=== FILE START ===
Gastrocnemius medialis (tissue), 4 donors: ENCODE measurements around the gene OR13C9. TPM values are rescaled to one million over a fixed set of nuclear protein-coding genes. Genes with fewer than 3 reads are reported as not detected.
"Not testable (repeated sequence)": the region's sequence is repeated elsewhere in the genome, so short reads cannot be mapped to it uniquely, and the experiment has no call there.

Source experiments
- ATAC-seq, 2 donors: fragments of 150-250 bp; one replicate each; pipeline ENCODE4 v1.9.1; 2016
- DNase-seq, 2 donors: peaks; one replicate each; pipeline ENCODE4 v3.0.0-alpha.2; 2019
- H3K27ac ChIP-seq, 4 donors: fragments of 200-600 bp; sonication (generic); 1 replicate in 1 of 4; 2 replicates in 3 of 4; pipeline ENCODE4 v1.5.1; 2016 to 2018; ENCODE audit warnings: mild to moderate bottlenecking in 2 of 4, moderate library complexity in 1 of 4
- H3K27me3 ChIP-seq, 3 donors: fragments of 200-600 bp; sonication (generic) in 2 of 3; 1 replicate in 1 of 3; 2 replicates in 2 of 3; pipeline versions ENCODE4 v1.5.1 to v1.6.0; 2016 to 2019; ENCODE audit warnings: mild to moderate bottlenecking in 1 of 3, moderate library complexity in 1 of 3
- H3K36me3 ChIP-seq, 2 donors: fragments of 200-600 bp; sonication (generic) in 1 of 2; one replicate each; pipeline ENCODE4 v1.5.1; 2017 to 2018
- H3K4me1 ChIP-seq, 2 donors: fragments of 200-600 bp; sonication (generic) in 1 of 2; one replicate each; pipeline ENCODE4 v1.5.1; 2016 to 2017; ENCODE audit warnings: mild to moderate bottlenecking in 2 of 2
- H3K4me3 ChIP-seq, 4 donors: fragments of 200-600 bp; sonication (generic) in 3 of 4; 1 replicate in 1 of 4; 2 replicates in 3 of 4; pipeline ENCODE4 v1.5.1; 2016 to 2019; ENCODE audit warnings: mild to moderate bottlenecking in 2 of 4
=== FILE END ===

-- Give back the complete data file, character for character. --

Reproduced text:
Gastrocnemius medialis (tissue), 4 donors: ENCODE measurements around the gene OR13C9. TPM values are rescaled to one million over a fixed set of nuclear protein-coding genes. Genes with fewer than 3 reads are reported as not detected.
"Not testable (repeated sequence)": the region's sequence is repeated elsewhere in the genome, so short reads cannot be mapped to it uniquely, and the experiment has no call there.

Source experiments
- ATAC-seq, 2 donors: fragments of 150-250 bp; one replicate each; pipeline ENCODE4 v1.9.1; 2016
- DNase-seq, 2 donors: peaks; one replicate each; pipeline ENCODE4 v3.0.0-alpha.2; 2019
- H3K27ac ChIP-seq, 4 donors: fragments of 200-600 bp; sonication (generic); 1 replicate in 1 of 4; 2 replicates in 3 of 4; pipeline ENCODE4 v1.5.1; 2016 to 2018; ENCODE audit warnings: mild to moderate bottlenecking in 2 of 4, moderate library complexity in 1 of 4
- H3K27me3 ChIP-seq, 3 donors: fragments of 200-600 bp; sonication (generic) in 2 of 3; 1 replicate in 1 of 3; 2 replicates in 2 of 3; pipeline versions ENCODE4 v1.5.1 to v1.6.0; 2016 to 2019; ENCODE audit warnings: mild to moderate bottlenecking in 1 of 3, moderate library complexity in 1 of 3
- H3K36me3 ChIP-seq, 2 donors: fragments of 200-600 bp; sonication (generic) in 1 of 2; one replicate each; pipeline ENCODE4 v1.5.1; 2017 to 2018
- H3K4me1 ChIP-seq, 2 donors: fragments of 200-600 bp; sonication (generic) in 1 of 2; one replicate each; pipeline ENCODE4 v1.5.1; 2016 to 2017; ENCODE audit warnings: mild to moderate bottlenecking in 2 of 2
- H3K4me3 ChIP-seq, 4 donors: fragments of 200-600 bp; sonication (generic) in 3 of 4; 1 replicate in 1 of 4; 2 replicates in 3 of 4; pipeline ENCODE4 v1.5.1; 2016 to 2019; ENCODE audit warnings: mild to moderate bottlenecking in 2 of 4